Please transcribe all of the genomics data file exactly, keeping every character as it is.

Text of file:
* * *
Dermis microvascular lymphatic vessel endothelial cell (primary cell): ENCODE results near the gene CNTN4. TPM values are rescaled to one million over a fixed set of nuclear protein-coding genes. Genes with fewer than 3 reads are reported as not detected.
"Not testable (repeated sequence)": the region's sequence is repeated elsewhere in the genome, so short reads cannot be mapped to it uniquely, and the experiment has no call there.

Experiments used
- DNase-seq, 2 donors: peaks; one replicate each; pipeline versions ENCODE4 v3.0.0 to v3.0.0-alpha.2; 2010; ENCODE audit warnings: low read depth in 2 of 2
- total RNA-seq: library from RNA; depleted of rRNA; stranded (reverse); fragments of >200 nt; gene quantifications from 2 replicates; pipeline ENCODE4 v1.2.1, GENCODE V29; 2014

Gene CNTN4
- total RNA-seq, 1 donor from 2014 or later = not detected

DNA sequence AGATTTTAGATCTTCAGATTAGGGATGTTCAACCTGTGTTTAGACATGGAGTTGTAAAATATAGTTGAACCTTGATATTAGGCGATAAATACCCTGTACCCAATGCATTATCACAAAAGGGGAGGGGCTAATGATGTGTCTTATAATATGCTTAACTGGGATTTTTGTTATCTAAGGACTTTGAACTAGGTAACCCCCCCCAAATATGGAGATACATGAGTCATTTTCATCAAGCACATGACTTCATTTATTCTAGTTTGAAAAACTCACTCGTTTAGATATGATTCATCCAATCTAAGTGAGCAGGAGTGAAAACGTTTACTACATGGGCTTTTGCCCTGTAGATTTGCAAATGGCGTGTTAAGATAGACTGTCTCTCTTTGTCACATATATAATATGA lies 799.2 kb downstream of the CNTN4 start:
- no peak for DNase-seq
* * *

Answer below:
Dermis microvascular lymphatic vessel endothelial cell (primary cell): ENCODE results near the gene CNTN4. TPM values are rescaled to one million over a fixed set of nuclear protein-coding genes. Genes with fewer than 3 reads are reported as not detected.
"Not testable (repeated sequence)": the region's sequence is repeated elsewhere in the genome, so short reads cannot be mapped to it uniquely, and the experiment has no call there.

Experiments used
- DNase-seq, 2 donors: peaks; one replicate each; pipeline versions ENCODE4 v3.0.0 to v3.0.0-alpha.2; 2010; ENCODE audit warnings: low read depth in 2 of 2
- total RNA-seq: library from RNA; depleted of rRNA; stranded (reverse); fragments of >200 nt; gene quantifications from 2 replicates; pipeline ENCODE4 v1.2.1, GENCODE V29; 2014

Gene CNTN4
- total RNA-seq, 1 donor from 2014 or later = not detected

DNA sequence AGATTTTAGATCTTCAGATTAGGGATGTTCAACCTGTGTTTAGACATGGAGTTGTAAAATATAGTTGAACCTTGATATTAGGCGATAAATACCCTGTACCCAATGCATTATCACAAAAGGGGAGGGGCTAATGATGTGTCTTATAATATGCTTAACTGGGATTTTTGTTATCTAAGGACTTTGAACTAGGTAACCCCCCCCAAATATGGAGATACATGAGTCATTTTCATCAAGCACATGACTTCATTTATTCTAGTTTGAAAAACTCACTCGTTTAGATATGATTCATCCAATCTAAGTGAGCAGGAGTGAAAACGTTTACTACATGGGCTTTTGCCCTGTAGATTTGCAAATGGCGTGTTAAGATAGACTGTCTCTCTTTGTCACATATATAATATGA lies 799.2 kb downstream of the CNTN4 start:
- no peak for DNase-seq